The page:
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Literacy lag cause for concern Reading remains a key to enrichment, improvement of lives and communities

If you are reading this, you are not part of the problem. And that's the problem, because most of the people we need to reach in this editorial are, by definition, not reading it.

A study from the National Endowment for the Arts brings news about the reading habits of the American people that is no less alarming for the fact that it is no surprise. Not only are Americans, teenagers and older, reading less than they ever have, they are reading more poorly, too.

Despite the happy fact that reading scores for 9-year-olds have climbed sharply in recent years, data for both quantity and quality of reading starts to dip sharply after that age.

We're not just talking about another generation that hasn't read "Moby Dick." We're talking about more and more teens and adults who seldom if ever read anything they don't have to read for school or work. That leaves them dangerously uninformed about their world, both in terms of the current events they should be up on to be good citizens and the scientific and cultural knowledge that would create more well-rounded, thoughtful people.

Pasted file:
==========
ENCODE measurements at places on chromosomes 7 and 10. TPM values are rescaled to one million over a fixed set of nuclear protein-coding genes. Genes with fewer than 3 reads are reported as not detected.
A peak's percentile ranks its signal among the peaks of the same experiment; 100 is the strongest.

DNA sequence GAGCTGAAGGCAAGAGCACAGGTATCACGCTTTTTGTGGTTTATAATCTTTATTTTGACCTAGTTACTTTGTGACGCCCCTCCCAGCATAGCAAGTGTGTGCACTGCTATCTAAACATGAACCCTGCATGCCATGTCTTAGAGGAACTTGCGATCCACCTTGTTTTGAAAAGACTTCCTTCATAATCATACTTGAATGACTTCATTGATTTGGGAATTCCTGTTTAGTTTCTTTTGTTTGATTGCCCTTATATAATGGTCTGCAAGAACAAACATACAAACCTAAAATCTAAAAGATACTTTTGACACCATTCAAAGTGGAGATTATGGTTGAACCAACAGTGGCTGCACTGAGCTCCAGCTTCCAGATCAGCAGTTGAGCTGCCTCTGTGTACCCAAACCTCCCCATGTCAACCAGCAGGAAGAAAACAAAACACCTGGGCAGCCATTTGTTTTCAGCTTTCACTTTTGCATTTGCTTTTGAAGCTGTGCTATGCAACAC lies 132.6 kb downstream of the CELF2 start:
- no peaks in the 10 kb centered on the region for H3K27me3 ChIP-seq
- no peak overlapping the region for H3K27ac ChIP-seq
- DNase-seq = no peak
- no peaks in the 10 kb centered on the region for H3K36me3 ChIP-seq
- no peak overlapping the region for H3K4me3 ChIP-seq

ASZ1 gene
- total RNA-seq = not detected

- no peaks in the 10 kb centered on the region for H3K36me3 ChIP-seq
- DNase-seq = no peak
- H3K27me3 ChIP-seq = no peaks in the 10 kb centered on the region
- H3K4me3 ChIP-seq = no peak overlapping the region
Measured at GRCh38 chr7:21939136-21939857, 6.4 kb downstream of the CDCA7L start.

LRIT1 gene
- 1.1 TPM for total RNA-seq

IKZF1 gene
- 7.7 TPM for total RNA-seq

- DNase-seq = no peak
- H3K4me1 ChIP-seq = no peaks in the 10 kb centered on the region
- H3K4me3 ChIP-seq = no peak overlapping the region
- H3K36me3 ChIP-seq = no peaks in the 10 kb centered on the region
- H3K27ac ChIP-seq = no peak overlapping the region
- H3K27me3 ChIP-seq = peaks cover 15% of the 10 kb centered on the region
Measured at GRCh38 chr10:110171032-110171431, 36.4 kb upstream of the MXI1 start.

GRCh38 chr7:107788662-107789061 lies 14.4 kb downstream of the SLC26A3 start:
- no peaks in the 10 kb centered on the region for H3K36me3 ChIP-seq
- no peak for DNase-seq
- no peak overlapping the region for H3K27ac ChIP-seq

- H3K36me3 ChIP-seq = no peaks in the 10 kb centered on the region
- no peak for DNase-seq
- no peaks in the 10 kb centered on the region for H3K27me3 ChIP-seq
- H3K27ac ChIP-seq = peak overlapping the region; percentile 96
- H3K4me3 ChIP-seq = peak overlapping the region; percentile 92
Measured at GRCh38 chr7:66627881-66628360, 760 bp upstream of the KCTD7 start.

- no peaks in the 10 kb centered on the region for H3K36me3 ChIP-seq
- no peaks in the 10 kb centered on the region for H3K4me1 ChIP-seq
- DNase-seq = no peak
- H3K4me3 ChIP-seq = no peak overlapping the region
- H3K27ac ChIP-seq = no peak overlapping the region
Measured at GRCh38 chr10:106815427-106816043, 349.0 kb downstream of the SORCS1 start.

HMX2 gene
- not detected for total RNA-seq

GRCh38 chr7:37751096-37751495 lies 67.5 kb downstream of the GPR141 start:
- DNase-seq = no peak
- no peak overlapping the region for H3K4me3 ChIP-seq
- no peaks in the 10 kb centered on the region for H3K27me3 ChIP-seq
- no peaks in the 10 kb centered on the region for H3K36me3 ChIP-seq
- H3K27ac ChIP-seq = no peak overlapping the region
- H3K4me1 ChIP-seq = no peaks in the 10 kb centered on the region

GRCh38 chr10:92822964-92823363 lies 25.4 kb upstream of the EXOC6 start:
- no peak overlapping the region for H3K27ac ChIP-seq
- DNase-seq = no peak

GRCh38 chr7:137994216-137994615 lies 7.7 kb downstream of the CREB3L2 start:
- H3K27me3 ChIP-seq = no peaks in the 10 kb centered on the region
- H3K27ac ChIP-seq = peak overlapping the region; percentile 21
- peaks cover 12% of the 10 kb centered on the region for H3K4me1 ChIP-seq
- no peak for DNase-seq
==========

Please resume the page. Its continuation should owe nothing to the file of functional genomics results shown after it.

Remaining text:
The study, also not surprisingly, shows a correlation between good reading habits and high reading skills, and further correlation between good reading skills and success in school and in the workplace. People who read more do better at all kinds of things, from earning higher incomes to staying out of trouble with the law, from doing more charitable work to even getting outside and getting some exercise and fresh air.

NEA Chairman Dana Gioia went out of his way to say that the data does not prove cause-and-effect. It cannot be scientifically concluded that people read more poorly because they read less often. But it's hard not to, well, read between the lines and draw the conclusion that reading is a skill that has to be practiced to stay sharp.

If you have read this far into this essay, you're getting some practice. But you may be the one who least needs it.

We can blame the schools for what they haven't been able to do, or blame the Internet, TV and all those other distractions for what they have done. We can support programs that give books to children and be willing to pay what it costs to keep public libraries open more hours with more programs and new books. We can take some pleasure in the fact that they keep building chain bookstores and that Internet bookseller Amazon, among the first dot-com gold mines, has come out with a new electronic book that may help its bottom line along with our collective intelligence.

But the best thing we can do is to read, right out there in public, as a model for children and an example to our neighbors, and then talk about what we have read.

Because, as Mark Twain said, "The man who does not read good books has no advantage over the man who can not read them."

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